Energy remains expensive for private households in Germany, although prices for individual energy sources are falling. And the next price surge is already foreseeable.
German consumers continue to have to spend a lot of money on household energy. Heat and electricity are significantly more expensive than at the beginning of 2020, i.e. before Corona and the Ukraine war, according to a price comparison published by the Federal Statistical Office on Friday.
In the short term, at the beginning of the heating season, electricity (+11.1 percent) and district heating (+0.3 percent) are more expensive than a year ago – energy sources that are particularly needed for the heating transition. All others such as heating oil, gas and solid fuels were cheaper in September than a year ago. However, this is solely because the prices for heating oil, wood and gas reached extreme highs last year.
A long-term comparison shows that gas for households is currently almost twice as expensive as it was at the beginning of 2020. According to the price index, light heating oil is even 125 percent more expensive than back then. Firewood and pellets have become around two thirds more expensive. Electricity and district heating have not experienced the extreme price jumps, but are each more than a third above pre-crisis levels.
Expert: Not all consumers benefit from lower stock market prices
“The current lower stock market prices for gas, for example, are a blessing, but they are by no means well received by all consumers,” says energy expert Thomas Engelke from the Federal Association of Consumer Organizations. Many people are still tied to old contracts or have not made any effort to change.
It is therefore correct that the federal government plans to extend the energy price brakes for electricity, gas and district heating introduced in 2023 until the end of April. “This is a precaution for the uncertain future international developments. Nobody knows how oil and gas prices will develop this winter.” The Gaza war is causing additional uncertainty. However, the corresponding aid approval from Brussels for the extension of the price caps is still pending.
However, the plan already decided by the cabinet to set the VAT rate on gas and district heating, which was reduced during the crisis, back to 19 percent at the turn of the year is causing dissatisfaction among consumer advocates and energy companies alike. This should bring around an additional 2.5 billion euros into the federal budget, but at the same time it causes a significant price increase in the middle of the heating season. In addition, according to the traffic light plans, an additional around 1.3 billion euros will flow into the state treasury through the larger increase in CO2 prices for heating and refueling. At the turn of the year, the CO2 price is expected to rise from 30 to 40 euros.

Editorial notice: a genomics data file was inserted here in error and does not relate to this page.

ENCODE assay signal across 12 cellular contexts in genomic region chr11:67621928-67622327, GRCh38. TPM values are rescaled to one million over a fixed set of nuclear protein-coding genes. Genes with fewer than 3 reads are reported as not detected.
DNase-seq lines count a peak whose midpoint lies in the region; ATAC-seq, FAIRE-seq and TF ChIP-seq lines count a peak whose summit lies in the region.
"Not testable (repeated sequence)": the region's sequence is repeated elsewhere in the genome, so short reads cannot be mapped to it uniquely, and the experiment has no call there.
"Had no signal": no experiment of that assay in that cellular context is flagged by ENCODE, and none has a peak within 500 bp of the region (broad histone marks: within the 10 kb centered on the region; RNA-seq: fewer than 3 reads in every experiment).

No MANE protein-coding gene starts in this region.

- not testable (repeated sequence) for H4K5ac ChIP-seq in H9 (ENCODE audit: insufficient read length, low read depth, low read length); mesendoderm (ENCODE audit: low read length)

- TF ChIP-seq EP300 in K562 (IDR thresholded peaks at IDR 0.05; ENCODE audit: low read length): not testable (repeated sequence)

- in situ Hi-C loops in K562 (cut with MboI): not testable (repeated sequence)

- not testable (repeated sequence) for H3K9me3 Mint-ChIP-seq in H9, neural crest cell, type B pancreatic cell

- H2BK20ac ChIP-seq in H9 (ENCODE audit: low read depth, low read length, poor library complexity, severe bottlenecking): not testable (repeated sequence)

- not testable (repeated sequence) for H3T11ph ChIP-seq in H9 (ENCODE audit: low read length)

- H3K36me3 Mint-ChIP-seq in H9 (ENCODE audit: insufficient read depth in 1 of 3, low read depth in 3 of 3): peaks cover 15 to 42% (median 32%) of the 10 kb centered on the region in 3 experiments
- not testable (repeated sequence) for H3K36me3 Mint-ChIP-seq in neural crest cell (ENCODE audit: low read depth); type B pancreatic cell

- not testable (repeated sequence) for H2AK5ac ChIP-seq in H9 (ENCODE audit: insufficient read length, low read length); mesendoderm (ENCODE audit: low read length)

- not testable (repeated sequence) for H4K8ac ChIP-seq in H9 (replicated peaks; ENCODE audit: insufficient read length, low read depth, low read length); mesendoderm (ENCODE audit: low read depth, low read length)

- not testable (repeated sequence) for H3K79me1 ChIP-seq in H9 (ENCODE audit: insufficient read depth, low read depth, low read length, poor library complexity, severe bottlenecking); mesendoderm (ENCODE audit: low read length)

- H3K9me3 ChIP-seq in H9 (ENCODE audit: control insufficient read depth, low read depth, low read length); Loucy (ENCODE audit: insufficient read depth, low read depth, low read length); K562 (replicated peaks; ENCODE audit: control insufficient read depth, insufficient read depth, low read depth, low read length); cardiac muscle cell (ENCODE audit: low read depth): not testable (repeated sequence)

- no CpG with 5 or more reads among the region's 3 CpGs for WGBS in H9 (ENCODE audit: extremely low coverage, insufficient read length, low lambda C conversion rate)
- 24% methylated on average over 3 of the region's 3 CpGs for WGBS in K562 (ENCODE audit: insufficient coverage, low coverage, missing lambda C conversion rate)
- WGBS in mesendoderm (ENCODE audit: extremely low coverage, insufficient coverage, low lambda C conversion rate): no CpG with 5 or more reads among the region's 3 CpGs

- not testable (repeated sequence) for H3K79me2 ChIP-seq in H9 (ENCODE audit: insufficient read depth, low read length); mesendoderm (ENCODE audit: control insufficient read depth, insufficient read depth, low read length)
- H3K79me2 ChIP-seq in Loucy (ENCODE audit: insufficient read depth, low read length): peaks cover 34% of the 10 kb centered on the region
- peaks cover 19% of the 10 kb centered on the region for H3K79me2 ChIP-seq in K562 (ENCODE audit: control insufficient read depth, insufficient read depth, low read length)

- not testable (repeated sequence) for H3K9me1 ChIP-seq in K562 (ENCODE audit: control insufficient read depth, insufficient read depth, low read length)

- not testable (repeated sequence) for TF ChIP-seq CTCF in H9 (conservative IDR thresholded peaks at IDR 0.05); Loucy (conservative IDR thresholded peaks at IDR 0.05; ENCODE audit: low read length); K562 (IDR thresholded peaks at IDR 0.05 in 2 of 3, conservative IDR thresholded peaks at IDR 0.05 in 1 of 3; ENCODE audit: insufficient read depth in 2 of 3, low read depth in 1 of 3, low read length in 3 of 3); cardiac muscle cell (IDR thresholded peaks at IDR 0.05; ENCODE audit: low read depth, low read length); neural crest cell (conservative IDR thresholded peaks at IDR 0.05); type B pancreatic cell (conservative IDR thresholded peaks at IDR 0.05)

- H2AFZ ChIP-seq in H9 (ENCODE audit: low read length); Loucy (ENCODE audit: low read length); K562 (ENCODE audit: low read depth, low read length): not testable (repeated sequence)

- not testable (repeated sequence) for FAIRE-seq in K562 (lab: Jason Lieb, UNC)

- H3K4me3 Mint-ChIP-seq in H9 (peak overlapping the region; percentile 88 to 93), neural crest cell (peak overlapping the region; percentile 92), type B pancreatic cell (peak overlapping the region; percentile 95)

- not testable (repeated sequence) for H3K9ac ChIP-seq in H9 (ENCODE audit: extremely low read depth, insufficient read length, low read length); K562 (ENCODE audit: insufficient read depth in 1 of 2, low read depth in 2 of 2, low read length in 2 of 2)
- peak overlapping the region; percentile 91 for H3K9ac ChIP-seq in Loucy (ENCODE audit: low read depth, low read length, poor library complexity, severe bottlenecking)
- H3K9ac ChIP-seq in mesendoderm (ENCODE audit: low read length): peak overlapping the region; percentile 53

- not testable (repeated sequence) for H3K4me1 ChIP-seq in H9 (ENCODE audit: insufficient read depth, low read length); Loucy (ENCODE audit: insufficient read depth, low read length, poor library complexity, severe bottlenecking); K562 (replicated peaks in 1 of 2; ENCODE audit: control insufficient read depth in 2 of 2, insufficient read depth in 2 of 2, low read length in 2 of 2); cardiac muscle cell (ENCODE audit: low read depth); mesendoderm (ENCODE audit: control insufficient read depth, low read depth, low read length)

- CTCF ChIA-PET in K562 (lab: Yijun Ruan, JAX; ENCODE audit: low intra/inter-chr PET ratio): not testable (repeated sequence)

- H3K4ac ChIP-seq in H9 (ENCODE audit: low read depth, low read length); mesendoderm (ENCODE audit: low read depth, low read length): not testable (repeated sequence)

BDEW demands clear announcements
Instead of being able to handle the end of the price brake and the VAT change synchronously, suppliers may now be faced with similar problems as they did a year ago. The Federal Association of the Energy and Water Industry (BDEW) is waiting for clear announcements to recalculate tariffs and discounts and to inform customers about the new prices. “The federal government must finally recognize that companies need time to convert their IT systems. This was massively underestimated when the price caps were introduced at the end of 2022. The chaos of last year must be prevented at all costs,” warns BDEW boss Kerstin Andreae.
Consumer advocates and suppliers also agree that the price of electricity in Germany must fall if the energy transition is to succeed. “Households will soon need a lot more electricity if they use electric cars and heat pumps,” says Engelke. “Therefore, the price of electricity must come down in the future.” The obvious starting point is to reduce the electricity tax to the minimum possible under European law, which would bring in around 2 cents per kilowatt hour. There are also options for designing the network fees – in addition to the procurement of the largest item in the electricity price.